been trying to grow the species through all life stages in labs. Lewis became the first to
close the life cycle – a huge feat in cnidology.
Since 2012, he has been growing jellyfish from polyps – a stalk that develops from
fertilised eggs, then attaches to coastal reefs and pops off baby jellies. Lewis notes that
the most rewarding part of his job is watching them change physically. South Africa is
home to 20 species of ‘true’ jellyfish, which make up 10% of the global total. Many of
these remain misclassified.
By studying these life forms, we can ensure a balanced ecosystem. The bubble-like
organisms support a large diversity of underwater fauna and flora, which we’re
extremely lucky to have. Dedicated aquarists such as Lewis are revealing their value
and uncovering the mysteries of jellyfish.
Brittany Smith
When Brittany Smith learnt she was having twins, her excitement soon turned to worry.
Having been teased in school, Smith struggled with poor body image and low selfesteem
her whole life. But when she reached the third trimester of her pregnancy, her
mindset shifted. She gave birth to healthy girls and is now encouraging mothers to
embrace themselves as they are.
Pregnancy and childbirth are no small feats. To honour the strength it takes, Smith
teamed up with Durban-based photographer Michigan Behn to create a series of
intimate images. Women are captured showing off their bodies, complete with loose
skin and stretch marks. While magazines and social media place pressure on women to
lose weight straight after giving birth, these photos transcend the shame surrounding
postpartum bodies and champion authenticity. As she celebrates individuality, she’s
paying tribute to the wonder of motherhood.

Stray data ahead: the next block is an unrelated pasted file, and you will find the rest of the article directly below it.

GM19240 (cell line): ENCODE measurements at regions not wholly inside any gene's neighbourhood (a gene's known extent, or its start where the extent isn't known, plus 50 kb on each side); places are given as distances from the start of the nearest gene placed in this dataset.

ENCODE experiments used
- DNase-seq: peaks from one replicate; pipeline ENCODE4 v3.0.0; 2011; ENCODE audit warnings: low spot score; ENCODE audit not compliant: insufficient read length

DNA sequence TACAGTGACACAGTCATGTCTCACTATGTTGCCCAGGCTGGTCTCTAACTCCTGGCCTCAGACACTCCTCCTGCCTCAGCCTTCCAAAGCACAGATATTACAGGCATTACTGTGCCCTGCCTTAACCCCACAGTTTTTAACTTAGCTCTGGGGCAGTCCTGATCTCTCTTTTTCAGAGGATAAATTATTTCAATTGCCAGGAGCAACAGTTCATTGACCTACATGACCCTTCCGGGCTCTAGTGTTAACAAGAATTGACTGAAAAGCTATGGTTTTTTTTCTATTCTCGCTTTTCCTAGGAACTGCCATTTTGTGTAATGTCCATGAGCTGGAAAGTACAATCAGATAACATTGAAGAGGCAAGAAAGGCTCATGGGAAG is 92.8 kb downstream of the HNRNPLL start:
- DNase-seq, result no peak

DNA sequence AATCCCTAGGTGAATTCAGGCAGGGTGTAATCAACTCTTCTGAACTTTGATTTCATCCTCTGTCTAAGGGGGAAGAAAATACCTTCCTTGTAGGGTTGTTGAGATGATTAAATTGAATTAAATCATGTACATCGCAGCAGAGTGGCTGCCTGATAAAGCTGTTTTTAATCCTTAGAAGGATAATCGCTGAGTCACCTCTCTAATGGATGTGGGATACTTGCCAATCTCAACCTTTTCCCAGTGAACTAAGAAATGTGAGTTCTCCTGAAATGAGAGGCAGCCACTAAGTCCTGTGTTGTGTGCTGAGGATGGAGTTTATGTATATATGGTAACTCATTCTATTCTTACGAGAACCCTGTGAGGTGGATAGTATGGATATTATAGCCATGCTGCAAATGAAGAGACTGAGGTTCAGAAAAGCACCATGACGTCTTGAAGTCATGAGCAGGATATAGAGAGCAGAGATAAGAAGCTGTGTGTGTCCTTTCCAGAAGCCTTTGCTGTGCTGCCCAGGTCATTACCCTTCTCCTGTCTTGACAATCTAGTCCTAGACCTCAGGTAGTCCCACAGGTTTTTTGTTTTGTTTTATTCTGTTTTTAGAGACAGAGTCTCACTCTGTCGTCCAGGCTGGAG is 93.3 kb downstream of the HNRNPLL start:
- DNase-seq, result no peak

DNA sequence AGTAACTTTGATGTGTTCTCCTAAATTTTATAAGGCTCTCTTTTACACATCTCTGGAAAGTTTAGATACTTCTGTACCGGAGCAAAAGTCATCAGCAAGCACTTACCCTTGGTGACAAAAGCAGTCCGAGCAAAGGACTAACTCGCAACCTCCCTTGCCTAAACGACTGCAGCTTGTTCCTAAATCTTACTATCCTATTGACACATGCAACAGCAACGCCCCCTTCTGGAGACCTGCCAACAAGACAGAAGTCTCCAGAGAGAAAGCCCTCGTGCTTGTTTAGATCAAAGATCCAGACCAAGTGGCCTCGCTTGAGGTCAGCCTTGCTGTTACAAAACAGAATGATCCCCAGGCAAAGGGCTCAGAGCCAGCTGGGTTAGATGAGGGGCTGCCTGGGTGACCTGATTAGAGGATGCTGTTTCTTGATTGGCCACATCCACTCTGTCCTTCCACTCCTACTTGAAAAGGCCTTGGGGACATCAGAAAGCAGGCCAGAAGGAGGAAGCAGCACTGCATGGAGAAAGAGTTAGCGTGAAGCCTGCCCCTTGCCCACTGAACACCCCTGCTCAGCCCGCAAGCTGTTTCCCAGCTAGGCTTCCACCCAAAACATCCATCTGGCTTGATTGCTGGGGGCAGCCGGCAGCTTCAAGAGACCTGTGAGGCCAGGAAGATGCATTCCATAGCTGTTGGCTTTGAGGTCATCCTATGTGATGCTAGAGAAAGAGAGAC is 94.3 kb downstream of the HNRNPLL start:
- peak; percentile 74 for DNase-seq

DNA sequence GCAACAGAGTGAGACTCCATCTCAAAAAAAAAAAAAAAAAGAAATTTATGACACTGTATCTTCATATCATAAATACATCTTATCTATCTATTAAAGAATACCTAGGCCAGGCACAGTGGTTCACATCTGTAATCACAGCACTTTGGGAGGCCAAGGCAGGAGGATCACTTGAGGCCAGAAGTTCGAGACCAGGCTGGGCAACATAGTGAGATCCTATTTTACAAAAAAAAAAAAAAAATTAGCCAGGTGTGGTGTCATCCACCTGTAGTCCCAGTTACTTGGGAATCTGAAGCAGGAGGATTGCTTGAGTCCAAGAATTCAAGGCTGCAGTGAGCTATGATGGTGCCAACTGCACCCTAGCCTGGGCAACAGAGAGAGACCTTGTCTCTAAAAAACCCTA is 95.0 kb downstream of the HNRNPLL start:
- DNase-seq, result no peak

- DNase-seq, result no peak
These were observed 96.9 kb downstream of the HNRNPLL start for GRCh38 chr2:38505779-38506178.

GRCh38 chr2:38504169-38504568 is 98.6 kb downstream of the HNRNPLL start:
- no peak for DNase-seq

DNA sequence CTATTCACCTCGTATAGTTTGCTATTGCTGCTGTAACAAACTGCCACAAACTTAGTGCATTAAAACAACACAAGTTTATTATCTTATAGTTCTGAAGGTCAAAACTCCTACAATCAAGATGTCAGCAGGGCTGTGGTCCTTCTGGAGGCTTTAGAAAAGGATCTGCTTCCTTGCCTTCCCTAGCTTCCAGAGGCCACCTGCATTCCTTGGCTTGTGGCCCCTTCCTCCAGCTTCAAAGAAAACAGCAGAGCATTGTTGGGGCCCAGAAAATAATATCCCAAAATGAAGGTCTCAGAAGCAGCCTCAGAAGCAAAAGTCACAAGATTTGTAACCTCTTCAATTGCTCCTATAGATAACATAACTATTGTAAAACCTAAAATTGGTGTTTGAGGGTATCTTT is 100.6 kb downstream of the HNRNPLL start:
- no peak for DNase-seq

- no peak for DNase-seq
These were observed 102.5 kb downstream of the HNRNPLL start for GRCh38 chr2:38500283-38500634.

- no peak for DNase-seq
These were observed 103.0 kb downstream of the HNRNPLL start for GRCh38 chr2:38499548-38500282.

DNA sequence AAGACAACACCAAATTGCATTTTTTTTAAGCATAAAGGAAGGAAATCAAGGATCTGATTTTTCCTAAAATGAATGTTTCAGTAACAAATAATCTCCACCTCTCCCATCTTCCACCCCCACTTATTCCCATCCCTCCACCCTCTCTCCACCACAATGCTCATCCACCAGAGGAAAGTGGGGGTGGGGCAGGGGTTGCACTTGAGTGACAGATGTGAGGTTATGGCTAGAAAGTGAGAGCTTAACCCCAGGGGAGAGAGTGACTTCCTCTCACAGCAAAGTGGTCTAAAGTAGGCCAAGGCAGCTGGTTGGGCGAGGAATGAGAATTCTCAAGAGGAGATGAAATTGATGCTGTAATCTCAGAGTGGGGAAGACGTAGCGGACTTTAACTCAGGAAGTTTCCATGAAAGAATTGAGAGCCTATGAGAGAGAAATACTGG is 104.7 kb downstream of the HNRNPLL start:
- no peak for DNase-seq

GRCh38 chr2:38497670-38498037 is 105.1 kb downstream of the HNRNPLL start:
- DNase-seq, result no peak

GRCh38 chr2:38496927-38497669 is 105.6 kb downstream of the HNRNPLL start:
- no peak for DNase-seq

The series has empowered Smith and freed her of the burden to appear an unrealistic
way. She hopes these photos will also show her daughters, who are now a year old, the
meaning of self-love when they’re older.Omphile Mabitsela
Can paper animals solve unemployment? Omphile Mabitsela believes so. After seeing
people living on the street, the seven-year-old resolved to start his own business, create
jobs, and combat poverty. Not when he’s older. Now. Mabitsela is set on his goal, and is
already building a stationery empire from the ground up.
The budding mogul trades in handmade bookmarks, which he calls quirk quirks. Using
an array of craft materials, Mabitsela fashions the bookmarks from origami animals
ranging from birds to pigs, as well as emojis and television characters. He sells them for
R10 each, along with other stationery through his company Quirk Quirk Inc.
So far, Mabitsela has sold over a thousand quirk quirks, and even recruited two friends
to help with the growing demand.
Mabitsela plans to expand his initiative in the future, designing an assortment of
products and partnering with courier companies. Committed to his dream, the
precocious entrepreneur shows what it means to pursue a venture for the greater good.
It takes creativity to tackle South Africa’s problems. And this boy means business.
Namgamso Xaso
Music is a divine element. For something that can’t be touched or seen, it can have a
powerful impact. When 14-year-old Namgamso Xaso ignited her talent as a
saxophonist, she began sharing her gift in an unusual way.
Venturing to animal shelters, Xaso plays smooth melodies while homeless dogs sway in
tune.Many rescues in shelters don’t find forever homes immediately. Music holds the
ability to transcend despair in any form and bring comfort to them.
As a member of the Kronendal Music Academy, Xaso also plays for an orchestra and
jazz band. When she’s not practising or performing, she delivers her magic to other
sentient beings. It’s not always about what you have to give, but how you use your gifts